The Classic ‘Tin’ Lid
Hand-forming a standing-seam metal roof.
Synopsis: Metal roofing specialists these days turn rolls of sheet metal into panels with specialized bending equipment and join them on the roof with the help of mechanical crimpers. Here, the author shows how a metal standing-seam room is fabricated on site and installed with relatively few hand tools and the right technique.
With a few peculiar hand tools and a knowledge of some old-time techniques, an enterprising remodeler/restorer can produce one of the most attractive and longest-lasting residential roofs around — the standing-seam metal roof. While its clean lines and unmistakable hand formed look are still admired by old house lovers, “tin roofing” has generally fallen into disuse, as roof after roof is replaced with composition shingles. This is unfortunate, because metal roofing is indispensable for solving some of the common problems of old-house roof work. For example, hand-worked metal roofing is essential when matching existing architecture with new additions. It’s great for covering cornice returns, bay window roofs and other locations you don’t want to roof again for many years. A standing seam roof is perfect for roofs too flat for shingles, yet too steep for built-up roofing. Here in western Virginia a tin roof has been the roof of choice for many years.
A standing-seam metal roof is really quite simple. The idea is to fold sheets of metal together to create a weather light skin, without penetrating the skin by fasteners. The metal is cut to length and bent into a “pan” having an angular, U-shaped profile. Unlike rows of shingles, pans run vertically from peak to eave. As each pan is laid on the roof deck, it is fastened with “nail cleats,” cut and formed on site from the same metal as the pans. As the pans are laid edge to edge and fastened in place, the edges are double rolled, or “locked” together by hand to create a 1-in, high standing seam. No sealants other than solder are used, except at flashings, where we sometimes use silicone caulking.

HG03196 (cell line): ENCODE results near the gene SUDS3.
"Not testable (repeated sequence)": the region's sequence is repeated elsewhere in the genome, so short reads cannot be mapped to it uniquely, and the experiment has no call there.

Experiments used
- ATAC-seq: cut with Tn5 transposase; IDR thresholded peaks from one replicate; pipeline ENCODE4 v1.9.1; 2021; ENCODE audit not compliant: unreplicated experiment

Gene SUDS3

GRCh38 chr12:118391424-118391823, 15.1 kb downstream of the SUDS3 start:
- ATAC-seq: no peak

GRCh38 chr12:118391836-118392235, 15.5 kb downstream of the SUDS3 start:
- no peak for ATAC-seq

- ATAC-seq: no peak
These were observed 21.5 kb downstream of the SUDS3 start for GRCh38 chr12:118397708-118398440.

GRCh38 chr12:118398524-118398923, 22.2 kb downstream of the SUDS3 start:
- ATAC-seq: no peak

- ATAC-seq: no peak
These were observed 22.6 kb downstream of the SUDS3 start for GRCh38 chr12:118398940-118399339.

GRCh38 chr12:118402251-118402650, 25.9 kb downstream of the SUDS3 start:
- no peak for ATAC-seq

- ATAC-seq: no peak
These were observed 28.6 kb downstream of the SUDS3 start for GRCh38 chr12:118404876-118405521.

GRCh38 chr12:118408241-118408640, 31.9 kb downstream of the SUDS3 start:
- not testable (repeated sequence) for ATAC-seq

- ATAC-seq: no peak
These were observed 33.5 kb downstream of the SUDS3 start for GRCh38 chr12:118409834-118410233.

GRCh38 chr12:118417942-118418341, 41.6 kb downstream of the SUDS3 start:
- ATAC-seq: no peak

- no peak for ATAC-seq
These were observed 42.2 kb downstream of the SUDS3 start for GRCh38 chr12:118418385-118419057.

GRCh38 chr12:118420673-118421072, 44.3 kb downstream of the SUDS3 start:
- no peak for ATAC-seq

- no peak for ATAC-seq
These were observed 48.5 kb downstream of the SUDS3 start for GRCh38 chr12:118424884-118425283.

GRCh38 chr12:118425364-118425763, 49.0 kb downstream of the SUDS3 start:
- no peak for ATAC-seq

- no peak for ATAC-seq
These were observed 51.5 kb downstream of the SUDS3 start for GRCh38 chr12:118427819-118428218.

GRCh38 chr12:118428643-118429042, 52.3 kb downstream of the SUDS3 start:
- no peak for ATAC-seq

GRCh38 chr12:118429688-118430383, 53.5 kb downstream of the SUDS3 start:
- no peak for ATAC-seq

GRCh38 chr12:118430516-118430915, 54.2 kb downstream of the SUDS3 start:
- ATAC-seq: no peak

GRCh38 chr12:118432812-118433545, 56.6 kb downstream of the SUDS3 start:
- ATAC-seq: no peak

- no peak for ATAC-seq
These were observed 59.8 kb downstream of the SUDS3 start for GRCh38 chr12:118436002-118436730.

A hand worked standing seam roof can be fabricated from either sheets or rolls of galvanized steel, terne (steel coated with a lead-tin alloy), copper or terne-coated stainless steel. For workability, terne and copper are best; galvanized steel is stiffer and more difficult to solder, and terne-coated stainless is stiffer yet. Copper and terne-coated stainless are the premium materials in terms of longevity — and cost. Terne (the vernacular term is “tin”) is long lasting if painted every few years. Galvanized steel can be left bare for a few years, but then it too must be painted. Whichever metal you select, use only compatible materials for nails and flashing.
My choice for a roof, at least in this area, is the terne roof, because terne is readily available, very workable and easily painted (compared to galvanized roofing, anyway). It comes in coating weights of 20 lb. and 40 lb. (the weights refer to the amount of terne coating per 100 sq. ft. of metal). Twenty-pound terne is a flashing weight; forty-pound should be used for the roofing itself. The metal also comes in two thicknesses: 30-ga. steel for general use, and 28-ga. steel for heavier use. It’s made by Follansbee Steel Corp. (Follansbee, W. Va.).
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